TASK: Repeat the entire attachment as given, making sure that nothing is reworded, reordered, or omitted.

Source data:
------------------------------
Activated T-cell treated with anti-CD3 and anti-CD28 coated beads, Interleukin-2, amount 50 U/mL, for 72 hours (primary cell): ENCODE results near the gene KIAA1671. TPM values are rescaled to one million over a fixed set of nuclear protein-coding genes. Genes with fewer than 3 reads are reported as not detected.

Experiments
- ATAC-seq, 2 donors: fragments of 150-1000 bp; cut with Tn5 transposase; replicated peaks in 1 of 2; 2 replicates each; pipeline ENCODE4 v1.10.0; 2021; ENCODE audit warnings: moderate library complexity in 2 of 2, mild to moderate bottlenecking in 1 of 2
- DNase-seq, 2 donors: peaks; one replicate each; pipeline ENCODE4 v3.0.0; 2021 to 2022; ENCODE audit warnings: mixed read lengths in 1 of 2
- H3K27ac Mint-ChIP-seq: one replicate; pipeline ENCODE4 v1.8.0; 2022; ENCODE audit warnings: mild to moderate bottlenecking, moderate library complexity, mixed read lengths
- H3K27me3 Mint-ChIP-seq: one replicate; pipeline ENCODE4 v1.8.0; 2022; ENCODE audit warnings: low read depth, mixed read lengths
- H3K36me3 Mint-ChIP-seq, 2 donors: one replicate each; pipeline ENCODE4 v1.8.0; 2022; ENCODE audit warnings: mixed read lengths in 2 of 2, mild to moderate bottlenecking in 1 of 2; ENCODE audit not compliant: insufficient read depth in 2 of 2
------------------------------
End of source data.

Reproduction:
Activated T-cell treated with anti-CD3 and anti-CD28 coated beads, Interleukin-2, amount 50 U/mL, for 72 hours (primary cell): ENCODE results near the gene KIAA1671. TPM values are rescaled to one million over a fixed set of nuclear protein-coding genes. Genes with fewer than 3 reads are reported as not detected.

Experiments
- ATAC-seq, 2 donors: fragments of 150-1000 bp; cut with Tn5 transposase; replicated peaks in 1 of 2; 2 replicates each; pipeline ENCODE4 v1.10.0; 2021; ENCODE audit warnings: moderate library complexity in 2 of 2, mild to moderate bottlenecking in 1 of 2
- DNase-seq, 2 donors: peaks; one replicate each; pipeline ENCODE4 v3.0.0; 2021 to 2022; ENCODE audit warnings: mixed read lengths in 1 of 2
- H3K27ac Mint-ChIP-seq: one replicate; pipeline ENCODE4 v1.8.0; 2022; ENCODE audit warnings: mild to moderate bottlenecking, moderate library complexity, mixed read lengths
- H3K27me3 Mint-ChIP-seq: one replicate; pipeline ENCODE4 v1.8.0; 2022; ENCODE audit warnings: low read depth, mixed read lengths
- H3K36me3 Mint-ChIP-seq, 2 donors: one replicate each; pipeline ENCODE4 v1.8.0; 2022; ENCODE audit warnings: mixed read lengths in 2 of 2, mild to moderate bottlenecking in 1 of 2; ENCODE audit not compliant: insufficient read depth in 2 of 2